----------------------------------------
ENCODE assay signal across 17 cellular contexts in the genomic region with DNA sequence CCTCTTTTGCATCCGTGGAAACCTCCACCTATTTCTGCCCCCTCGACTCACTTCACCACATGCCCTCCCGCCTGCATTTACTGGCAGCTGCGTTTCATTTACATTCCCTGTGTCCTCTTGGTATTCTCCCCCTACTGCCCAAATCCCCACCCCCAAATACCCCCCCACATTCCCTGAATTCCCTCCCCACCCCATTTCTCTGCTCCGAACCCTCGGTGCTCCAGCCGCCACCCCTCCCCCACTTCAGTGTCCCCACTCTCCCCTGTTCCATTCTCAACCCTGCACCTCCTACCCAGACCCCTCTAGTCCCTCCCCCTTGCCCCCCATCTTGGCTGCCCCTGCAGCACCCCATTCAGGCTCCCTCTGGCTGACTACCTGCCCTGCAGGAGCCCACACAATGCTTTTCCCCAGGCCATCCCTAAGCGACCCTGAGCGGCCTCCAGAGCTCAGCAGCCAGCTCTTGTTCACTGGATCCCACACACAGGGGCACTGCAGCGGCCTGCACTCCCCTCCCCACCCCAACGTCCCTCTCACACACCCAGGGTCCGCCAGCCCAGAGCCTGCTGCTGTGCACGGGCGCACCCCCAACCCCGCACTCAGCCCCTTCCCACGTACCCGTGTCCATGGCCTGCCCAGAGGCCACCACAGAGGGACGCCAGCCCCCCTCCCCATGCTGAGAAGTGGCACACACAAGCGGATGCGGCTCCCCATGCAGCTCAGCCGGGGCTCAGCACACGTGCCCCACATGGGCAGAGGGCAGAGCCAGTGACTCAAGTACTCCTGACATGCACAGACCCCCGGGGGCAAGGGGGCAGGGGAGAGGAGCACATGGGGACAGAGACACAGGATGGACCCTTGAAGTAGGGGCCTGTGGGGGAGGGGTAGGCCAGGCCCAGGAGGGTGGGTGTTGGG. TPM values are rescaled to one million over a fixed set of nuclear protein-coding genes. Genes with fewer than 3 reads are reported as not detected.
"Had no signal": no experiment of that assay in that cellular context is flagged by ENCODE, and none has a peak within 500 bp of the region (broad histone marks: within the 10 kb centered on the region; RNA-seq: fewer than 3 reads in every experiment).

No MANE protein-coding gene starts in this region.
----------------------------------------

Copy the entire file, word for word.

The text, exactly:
ENCODE assay signal across 17 cellular contexts in the genomic region with DNA sequence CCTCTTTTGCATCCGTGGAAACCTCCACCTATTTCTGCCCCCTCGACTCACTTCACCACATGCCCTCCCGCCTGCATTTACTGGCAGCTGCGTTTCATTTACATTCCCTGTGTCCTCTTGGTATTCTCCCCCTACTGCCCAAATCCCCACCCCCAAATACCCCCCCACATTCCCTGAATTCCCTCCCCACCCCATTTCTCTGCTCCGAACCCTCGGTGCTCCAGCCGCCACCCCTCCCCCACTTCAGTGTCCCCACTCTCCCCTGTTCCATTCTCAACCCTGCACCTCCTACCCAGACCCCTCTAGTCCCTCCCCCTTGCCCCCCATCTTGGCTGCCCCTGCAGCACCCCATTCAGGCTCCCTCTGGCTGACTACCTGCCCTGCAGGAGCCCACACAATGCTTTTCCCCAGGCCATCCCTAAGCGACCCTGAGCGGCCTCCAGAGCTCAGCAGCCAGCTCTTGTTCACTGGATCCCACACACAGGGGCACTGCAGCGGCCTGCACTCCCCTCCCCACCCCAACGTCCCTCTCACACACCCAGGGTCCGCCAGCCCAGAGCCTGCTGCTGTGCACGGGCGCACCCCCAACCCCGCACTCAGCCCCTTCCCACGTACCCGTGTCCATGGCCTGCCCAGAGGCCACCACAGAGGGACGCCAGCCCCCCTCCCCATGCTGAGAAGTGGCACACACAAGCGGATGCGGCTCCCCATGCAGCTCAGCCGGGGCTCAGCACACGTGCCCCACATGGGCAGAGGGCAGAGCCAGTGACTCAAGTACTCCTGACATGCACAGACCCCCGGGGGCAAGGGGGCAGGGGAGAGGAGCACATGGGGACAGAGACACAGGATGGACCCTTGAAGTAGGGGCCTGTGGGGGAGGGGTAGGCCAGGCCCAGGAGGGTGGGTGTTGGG. TPM values are rescaled to one million over a fixed set of nuclear protein-coding genes. Genes with fewer than 3 reads are reported as not detected.
"Had no signal": no experiment of that assay in that cellular context is flagged by ENCODE, and none has a peak within 500 bp of the region (broad histone marks: within the 10 kb centered on the region; RNA-seq: fewer than 3 reads in every experiment).

No MANE protein-coding gene starts in this region.